Warming water temperatures affect ocean animals in different ways, and animals that can adapt will be the ones to survive.
What's causing warmer seas? Carbon dioxide and other greenhouse gases are trapping heat near the Earth's surface warming the land and the seas. (Most of these gases come from burning fossil fuels like gas and coal for energy.) Even small temperature changes can have big effects. Scientists warn that the Arctic's summer sea ice could vanish much sooner than we think—as early as 2013.
Here in Monterey Bay, warmer seas are giving porcelain crabs heart attacks—water that's too warm stresses the crabs. But researchers at the Monterey Bay Aquarium Research Institute tell us that the change in temperature might be good news for some deep-sea jellies, whose populations have increased in the past 20 years.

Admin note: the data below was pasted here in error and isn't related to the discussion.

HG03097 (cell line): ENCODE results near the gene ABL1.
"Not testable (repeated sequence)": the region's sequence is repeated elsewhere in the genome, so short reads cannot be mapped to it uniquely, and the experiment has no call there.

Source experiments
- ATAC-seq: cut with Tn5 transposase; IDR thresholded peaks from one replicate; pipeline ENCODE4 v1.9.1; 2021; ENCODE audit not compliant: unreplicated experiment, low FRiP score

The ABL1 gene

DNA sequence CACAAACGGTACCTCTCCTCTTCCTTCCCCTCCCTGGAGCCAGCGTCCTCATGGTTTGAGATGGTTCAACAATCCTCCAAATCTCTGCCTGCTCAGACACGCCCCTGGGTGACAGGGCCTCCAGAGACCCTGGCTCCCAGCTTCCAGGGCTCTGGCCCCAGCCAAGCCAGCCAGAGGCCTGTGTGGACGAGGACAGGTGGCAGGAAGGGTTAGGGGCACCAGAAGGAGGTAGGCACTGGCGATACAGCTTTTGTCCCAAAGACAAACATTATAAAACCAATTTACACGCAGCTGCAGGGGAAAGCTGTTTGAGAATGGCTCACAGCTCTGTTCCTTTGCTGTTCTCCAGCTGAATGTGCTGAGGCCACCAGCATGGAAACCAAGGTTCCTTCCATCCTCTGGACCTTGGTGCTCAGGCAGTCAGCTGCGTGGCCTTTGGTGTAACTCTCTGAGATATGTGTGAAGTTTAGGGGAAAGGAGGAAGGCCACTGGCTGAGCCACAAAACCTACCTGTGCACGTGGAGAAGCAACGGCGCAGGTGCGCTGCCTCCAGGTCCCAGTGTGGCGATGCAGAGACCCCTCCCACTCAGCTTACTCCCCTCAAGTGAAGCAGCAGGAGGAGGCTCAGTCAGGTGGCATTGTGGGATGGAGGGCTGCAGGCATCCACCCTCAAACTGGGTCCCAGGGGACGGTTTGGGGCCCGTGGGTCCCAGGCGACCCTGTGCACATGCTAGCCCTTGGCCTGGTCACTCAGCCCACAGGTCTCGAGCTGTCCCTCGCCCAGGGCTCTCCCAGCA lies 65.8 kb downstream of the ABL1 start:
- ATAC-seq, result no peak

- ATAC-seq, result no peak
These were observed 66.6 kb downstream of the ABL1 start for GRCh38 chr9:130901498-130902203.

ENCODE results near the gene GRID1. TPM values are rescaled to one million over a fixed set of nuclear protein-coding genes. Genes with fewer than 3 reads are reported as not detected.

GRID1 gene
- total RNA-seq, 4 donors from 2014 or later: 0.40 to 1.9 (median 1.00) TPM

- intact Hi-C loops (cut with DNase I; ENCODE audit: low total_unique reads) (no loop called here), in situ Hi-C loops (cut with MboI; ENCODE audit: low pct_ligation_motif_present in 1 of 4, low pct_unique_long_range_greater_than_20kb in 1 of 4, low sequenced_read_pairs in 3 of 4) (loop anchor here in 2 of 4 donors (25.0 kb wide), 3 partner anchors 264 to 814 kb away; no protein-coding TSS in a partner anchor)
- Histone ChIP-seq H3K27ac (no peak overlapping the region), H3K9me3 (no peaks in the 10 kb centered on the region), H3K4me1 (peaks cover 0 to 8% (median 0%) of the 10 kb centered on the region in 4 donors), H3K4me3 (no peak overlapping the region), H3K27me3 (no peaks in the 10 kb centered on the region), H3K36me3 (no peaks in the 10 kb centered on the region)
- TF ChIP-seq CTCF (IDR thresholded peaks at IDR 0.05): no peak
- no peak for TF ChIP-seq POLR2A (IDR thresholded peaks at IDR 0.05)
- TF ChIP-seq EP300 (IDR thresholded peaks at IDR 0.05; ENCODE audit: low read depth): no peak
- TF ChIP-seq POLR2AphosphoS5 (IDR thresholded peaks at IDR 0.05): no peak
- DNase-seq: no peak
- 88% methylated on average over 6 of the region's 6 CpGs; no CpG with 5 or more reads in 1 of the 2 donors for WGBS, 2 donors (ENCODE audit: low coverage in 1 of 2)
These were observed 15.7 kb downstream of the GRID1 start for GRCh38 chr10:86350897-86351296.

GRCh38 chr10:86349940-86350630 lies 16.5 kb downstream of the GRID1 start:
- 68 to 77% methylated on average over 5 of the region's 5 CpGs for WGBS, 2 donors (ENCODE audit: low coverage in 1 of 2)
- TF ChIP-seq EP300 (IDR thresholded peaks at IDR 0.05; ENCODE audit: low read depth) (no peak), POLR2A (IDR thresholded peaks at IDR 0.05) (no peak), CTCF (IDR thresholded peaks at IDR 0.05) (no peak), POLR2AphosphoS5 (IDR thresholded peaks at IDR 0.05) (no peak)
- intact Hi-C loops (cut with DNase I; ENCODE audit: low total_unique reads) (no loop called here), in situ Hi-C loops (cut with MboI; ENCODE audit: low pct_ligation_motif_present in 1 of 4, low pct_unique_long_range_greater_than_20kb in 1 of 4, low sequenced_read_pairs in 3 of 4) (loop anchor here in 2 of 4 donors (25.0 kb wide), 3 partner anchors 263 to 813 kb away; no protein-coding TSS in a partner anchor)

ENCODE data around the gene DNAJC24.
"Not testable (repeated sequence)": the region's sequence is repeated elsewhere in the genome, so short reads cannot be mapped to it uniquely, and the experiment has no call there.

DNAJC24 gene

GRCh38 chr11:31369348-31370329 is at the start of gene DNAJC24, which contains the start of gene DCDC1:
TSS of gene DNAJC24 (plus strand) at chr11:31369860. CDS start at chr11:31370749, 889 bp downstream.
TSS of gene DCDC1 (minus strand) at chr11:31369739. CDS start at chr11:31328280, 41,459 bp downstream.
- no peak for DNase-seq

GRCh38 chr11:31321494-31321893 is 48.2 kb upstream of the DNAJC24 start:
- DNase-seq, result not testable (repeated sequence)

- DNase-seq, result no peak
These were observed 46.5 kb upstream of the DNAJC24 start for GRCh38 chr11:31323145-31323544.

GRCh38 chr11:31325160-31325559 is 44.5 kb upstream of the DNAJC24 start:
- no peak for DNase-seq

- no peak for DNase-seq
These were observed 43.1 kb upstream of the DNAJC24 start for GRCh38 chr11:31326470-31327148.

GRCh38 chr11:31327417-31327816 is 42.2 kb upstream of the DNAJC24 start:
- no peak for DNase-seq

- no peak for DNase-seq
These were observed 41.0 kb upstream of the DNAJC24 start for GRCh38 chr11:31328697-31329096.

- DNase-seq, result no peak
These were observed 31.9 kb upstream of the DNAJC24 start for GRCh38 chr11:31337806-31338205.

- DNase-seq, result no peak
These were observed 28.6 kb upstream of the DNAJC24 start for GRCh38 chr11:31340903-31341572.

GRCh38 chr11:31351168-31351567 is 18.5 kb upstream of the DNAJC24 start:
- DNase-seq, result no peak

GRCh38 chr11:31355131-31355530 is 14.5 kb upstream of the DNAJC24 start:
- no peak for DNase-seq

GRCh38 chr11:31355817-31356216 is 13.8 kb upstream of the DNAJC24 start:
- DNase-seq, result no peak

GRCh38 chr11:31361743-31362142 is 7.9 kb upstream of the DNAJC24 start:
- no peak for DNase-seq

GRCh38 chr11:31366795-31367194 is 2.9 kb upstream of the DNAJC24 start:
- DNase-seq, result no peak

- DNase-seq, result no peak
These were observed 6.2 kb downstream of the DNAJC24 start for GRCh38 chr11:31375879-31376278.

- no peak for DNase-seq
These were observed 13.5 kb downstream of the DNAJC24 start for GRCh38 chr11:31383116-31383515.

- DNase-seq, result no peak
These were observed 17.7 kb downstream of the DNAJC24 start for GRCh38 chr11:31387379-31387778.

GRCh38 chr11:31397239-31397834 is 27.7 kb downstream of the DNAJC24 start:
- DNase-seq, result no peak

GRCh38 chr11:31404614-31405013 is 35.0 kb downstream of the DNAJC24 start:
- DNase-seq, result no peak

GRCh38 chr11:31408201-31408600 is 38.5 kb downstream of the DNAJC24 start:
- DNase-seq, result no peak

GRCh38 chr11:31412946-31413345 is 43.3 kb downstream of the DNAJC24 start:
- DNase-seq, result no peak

Warmer ocean waters are also killing some corals, leaving only bleached-white coral skeletons. They can come back, but slowly. Bleached reefs are more common now—and
more vulnerable to other ocean changes.
If we can slow the rate of temperature change in our seas, we might give ocean animals a chance to adapt.